Rights group says Egypt has freed 3 of its arrested staffers
CAIRO (AP) — Three Egyptian rights workers who were arrested and slapped with terrorism-related charges last month were freed on Thursday after an outcry over the government’s crackdown on one of the last rights groups still operating in the country.
The government of President Abdel-Fattah el-Sissi has been relentlessly silencing dissent and clamping down on independent organizations for years, with arrests and restrictions. But the release of the staffers suggested authorities had grown worried over international criticism of the crackdown on the Egyptian Initiative for Personal Rights, or EIPR.
The three members of the group, including its executive director Gasser Abdel-Razek, were arrested in November after it hosted foreign diplomats for 13 Western countries to discuss the human rights situation in Egypt.
They were charged with belonging to a terrorist group and spreading false information.
Abdel-Razek, along with EIPR’s criminal justice director Karim Ennarah and administrative director Mohammed Basheer, were freed Thursday evening, said Hossam Bahgat, who founded the organization 18 years ago and stepped back in as acting head after the arrests.
It was not immediately clear if the release meant charges against the three had been dropped. Prosecutors often free activists on bail but keep charges hanging over their heads. The crackdown on the group continues on another front as well, with prosecutors seeking to freeze EIPR’s assets. A judge is due to rule on the prosecutor’s request on Sunday. A researcher for the group, Patrick Zaki, who was arrested in February, remains in jail.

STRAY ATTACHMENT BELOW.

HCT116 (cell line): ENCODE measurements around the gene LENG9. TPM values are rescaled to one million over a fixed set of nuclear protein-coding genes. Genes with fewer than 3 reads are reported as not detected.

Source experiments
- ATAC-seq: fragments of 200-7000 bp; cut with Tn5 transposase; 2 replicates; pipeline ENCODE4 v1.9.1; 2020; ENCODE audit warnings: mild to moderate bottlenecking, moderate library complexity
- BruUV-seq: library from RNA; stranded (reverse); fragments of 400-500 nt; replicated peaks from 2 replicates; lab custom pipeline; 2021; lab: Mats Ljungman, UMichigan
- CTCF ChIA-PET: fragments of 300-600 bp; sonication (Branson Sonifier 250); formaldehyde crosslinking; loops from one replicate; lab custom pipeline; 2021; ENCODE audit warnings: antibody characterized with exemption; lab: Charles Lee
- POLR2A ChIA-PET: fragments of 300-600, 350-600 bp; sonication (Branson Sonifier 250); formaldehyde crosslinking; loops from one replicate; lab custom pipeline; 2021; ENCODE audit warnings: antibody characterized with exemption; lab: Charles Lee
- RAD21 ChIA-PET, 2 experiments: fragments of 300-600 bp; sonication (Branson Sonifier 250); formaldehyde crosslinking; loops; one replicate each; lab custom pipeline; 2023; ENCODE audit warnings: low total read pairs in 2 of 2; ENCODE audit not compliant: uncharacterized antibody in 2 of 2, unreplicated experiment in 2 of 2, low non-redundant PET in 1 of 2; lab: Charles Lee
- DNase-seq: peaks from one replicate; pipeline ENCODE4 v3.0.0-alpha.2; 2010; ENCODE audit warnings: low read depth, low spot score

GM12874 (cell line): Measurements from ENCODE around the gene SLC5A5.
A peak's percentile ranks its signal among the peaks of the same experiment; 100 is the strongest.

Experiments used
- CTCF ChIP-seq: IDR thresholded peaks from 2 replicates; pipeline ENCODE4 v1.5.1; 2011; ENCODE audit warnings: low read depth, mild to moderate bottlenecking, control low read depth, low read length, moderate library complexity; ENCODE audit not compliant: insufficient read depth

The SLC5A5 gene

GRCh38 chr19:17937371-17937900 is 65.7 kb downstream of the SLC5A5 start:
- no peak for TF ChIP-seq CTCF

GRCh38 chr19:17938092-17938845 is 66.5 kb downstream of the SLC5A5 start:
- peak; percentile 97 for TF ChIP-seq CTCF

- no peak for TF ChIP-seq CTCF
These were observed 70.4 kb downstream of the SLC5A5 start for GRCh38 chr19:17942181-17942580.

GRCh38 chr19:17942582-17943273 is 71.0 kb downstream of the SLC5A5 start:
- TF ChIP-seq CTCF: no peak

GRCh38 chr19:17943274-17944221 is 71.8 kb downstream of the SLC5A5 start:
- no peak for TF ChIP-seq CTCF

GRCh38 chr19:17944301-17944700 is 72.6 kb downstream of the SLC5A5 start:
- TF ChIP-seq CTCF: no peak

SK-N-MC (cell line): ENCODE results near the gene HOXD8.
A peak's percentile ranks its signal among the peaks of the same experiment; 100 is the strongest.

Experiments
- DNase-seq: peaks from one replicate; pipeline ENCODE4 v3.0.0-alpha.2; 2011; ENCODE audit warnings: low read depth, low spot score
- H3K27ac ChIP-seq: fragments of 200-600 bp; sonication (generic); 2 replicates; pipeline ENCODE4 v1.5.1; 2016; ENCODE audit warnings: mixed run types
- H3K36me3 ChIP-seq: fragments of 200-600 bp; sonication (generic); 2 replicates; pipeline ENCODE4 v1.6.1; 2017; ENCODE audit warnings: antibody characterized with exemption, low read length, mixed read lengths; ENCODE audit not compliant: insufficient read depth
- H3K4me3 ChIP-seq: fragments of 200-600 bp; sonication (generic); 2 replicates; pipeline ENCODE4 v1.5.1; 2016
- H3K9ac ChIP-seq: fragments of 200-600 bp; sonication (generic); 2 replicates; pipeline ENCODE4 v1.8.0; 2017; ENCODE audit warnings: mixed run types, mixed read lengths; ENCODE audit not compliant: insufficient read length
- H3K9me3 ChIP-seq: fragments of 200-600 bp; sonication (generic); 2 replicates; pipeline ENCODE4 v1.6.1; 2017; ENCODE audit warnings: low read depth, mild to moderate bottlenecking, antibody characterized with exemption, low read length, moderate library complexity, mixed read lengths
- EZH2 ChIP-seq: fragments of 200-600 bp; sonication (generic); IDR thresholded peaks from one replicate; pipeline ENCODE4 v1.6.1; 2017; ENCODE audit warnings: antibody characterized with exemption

There was no immediate public comment from judicial authorities.
The government of el-Sissi, a U.S. ally with deep economic ties to European countries, has been waging the heaviest crackdown on dissent in the Mideast nation’s modern history, targeting not only Islamist political opponents but also security pro-democracy activists, journalists and online critics.
Independent local rights groups have largely stopped operating. EIPR is the most prominent group of the few that are still active, continuing to work on documenting civil rights violations, prison conditions, sectarian violence and discrimination against women and religious minorities.
The arrests raised alarm, with the United Nations, some foreign governments, international rights groups, politicians and celebrities — including actors Emma Thompson and Scarlett Johansson — calling for them to be freed.
President-elect Joe Biden’s foreign policy adviser Antony Blinken said at the time that “meeting with foreign diplomats is not a crime. Nor is peacefully advocating for human rights.”
The release comes ahead of a meeting in Paris next week between el-Sissi and French President Emmanuel Macron, whose government has been a major arms provider to Egypt and who faced calls from rights groups to pressure the Egyptian leader to free the three and other activists.
It also comes amid signs of a possible shift in tone toward Egypt. For years, the government’s crackdowns have gone without heavy public criticism from its Western allies, and President Donald Trump has repeatedly shown strong support for el-Sissi. In June, however, Biden warned that there would be “no more blank checks” for the Egyptian government, suggesting his administration could bring greater pressure on its human rights record.